Avira, which re-affirmed its right to classify Freemium.com as a nuisance back in June, has launched a legal offensive against the controversial app.
The security software firm's filing concerns Freemium.com's alleged practice of “confusing users into installing unwanted programs that can compromise users’ privacy or weaken their computers’ security.”
The German lawsuit represents a rare, if not unprecedented, case of a security vendor taking a software publisher to court over this business practice.
Developers of software classified as unwanted or deceptive periodically take security software vendors to court, with one of the most high profile cases involving a series of unsuccessful lawsuits by Zango against Kaspersky Lab and others over adware classification between 2007 and 2009.
German law is pretty tough on protecting consumer rights and privacy, hence Avira's decision to go after Freemium.com in its native country. Avira further argues that Freemium.com infringes German privacy laws because of the way its technology sucks up all sorts of data, something the complainant argues constitutes an unfair business practice.
“It is time to take the fight against this next-generation adware directly to the source,” said Travis Witteveen, chief exec of Avira GmbH, in a statement. “Freemium.com is engaged in unfair competition that violates consumers’ legal right to privacy and uses invalid contracts.”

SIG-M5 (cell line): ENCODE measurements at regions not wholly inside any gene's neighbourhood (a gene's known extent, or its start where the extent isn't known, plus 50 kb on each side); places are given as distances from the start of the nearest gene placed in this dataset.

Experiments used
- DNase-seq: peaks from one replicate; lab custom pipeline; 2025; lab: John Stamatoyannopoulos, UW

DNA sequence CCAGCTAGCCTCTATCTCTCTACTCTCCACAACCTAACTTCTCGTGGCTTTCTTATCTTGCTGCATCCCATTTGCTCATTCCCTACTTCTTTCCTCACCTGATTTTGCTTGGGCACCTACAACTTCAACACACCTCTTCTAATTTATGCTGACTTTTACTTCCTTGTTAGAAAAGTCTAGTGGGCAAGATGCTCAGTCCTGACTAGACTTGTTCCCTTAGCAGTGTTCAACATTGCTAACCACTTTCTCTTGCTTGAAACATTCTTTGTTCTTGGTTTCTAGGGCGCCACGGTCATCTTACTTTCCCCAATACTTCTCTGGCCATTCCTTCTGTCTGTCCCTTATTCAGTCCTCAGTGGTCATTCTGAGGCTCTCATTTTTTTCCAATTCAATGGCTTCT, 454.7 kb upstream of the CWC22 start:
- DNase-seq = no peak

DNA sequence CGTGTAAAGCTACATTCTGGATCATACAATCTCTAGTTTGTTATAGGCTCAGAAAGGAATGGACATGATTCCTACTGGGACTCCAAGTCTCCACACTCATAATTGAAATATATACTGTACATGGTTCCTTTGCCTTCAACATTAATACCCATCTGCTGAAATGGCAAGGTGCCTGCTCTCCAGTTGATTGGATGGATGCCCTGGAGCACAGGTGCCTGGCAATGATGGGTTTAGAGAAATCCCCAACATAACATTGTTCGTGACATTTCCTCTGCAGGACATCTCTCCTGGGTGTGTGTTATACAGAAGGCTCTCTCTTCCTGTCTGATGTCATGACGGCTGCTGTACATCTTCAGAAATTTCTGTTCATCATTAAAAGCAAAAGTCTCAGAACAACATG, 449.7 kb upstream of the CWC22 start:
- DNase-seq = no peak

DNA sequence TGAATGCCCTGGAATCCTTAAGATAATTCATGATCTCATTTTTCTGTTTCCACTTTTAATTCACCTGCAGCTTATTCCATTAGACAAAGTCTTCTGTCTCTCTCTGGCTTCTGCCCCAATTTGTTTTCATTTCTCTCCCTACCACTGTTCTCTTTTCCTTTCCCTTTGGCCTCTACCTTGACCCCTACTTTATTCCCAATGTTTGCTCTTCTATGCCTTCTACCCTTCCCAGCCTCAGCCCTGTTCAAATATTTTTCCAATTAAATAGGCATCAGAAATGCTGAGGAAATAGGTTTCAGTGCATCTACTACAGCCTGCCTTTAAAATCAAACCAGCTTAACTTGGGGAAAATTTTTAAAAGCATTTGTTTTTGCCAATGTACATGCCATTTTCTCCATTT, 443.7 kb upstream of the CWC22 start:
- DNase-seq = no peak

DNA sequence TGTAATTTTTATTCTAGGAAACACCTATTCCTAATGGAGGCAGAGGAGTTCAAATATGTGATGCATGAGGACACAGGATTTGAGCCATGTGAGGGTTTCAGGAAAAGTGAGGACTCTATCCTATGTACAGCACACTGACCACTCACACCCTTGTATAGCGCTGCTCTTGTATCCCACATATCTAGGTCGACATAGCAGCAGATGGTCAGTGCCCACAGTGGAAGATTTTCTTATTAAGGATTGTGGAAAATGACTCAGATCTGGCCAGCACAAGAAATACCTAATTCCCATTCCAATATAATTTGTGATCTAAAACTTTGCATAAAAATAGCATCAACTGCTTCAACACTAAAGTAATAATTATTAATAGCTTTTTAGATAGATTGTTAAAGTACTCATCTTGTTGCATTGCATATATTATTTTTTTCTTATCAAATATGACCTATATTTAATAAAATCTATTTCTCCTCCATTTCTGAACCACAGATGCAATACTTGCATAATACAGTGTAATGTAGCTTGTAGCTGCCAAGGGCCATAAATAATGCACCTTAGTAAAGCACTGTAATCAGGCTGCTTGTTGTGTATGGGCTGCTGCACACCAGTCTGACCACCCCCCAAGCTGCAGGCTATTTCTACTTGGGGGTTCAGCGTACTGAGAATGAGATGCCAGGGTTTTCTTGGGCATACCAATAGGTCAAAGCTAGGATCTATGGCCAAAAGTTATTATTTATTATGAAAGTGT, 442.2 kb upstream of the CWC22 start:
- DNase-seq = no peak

Freemium.com has yet to respond to our request to comment on Avira’s lawsuit. We’ll update this story as and when we hear more.
According to Avira, Freemium.com uses a software installation tool or “wrapper”, which itself is a PUA ("Potentially Unwanted Application”). The app uses social engineering tricks to make the user install other potentially unwanted applications in addition to the initial desired software - and the user is not even aware of this. “It’s like putting ten layers of wrapping paper on a single present– there’s room for a lot of unpleasant crapware to be hidden,” Witteveen explained. “We’ve documented where a user wanting to download a single app could end up with four additional programs, two browser extensions, and a desktop link to a gaming site.”
The end-user licence agreements (EULAs) governing customers’ relationship with these apps range from invalid to nonsensical, Avira contends. “One extreme example was a German corporation using English language contracts filed under Egyptian laws for German consumers,” noted Claus Kaufmann, general counsel at Avira. “The data use policies give apps virtually unlimited rights to sell and share information about consumers, record data use, and track locations.”
Freemium.com previously took Avira to court – and lost – over Avira warning users that many of the site’s apps were “potentially unwanted apps”.
Avira has sent our customers more than 225 million PUA warnings over the last seven months alone.via technology such as PUA Shield, which comes fitted to the Avira Browser Safety plugin. ®